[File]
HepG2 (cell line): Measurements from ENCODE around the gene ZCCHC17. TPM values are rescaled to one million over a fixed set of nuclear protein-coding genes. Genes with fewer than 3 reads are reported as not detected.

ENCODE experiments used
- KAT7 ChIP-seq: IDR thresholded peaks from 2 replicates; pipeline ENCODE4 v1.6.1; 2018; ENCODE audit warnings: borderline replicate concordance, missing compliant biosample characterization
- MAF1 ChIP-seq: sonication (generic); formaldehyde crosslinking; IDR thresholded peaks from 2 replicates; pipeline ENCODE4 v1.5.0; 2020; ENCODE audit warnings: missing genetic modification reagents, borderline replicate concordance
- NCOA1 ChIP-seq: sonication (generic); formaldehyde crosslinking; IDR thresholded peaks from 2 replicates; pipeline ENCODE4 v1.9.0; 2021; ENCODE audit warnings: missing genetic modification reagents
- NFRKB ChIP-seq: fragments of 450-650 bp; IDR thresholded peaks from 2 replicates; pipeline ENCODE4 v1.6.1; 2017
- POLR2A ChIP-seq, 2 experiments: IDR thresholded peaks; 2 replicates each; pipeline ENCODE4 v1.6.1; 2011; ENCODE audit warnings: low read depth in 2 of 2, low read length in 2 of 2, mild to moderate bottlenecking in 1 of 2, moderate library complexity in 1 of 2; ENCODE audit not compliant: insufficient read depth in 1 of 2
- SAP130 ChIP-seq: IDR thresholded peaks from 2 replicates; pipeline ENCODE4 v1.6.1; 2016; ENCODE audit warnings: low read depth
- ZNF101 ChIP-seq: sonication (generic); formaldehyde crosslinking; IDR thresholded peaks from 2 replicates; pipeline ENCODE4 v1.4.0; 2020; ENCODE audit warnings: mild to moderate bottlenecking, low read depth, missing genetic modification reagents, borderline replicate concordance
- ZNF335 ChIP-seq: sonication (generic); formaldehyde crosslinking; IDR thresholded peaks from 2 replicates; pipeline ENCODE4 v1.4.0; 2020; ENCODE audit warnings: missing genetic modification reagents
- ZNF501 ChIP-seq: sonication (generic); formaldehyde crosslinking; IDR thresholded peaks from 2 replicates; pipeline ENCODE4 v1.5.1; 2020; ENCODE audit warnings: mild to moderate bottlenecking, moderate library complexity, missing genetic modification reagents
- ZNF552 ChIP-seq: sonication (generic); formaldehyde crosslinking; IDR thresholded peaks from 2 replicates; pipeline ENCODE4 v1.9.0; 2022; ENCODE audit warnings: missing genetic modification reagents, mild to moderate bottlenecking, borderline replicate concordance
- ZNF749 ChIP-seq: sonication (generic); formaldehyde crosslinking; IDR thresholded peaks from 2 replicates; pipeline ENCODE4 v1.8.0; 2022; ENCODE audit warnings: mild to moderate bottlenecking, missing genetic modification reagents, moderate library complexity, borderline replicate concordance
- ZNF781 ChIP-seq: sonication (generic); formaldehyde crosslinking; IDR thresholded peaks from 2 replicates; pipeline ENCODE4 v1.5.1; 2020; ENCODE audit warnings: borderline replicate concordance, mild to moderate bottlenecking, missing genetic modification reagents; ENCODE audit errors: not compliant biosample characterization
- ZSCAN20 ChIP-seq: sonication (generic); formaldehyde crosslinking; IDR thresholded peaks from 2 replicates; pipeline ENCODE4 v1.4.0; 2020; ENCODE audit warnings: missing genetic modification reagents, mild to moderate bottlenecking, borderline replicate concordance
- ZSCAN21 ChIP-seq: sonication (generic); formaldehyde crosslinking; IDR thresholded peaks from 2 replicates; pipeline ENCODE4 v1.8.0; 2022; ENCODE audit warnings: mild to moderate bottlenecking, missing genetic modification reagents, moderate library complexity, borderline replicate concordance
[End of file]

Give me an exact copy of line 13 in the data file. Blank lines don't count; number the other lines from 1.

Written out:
- ZNF749 ChIP-seq: sonication (generic); formaldehyde crosslinking; IDR thresholded peaks from 2 replicates; pipeline ENCODE4 v1.8.0; 2022; ENCODE audit warnings: mild to moderate bottlenecking, missing genetic modification reagents, moderate library complexity, borderline replicate concordance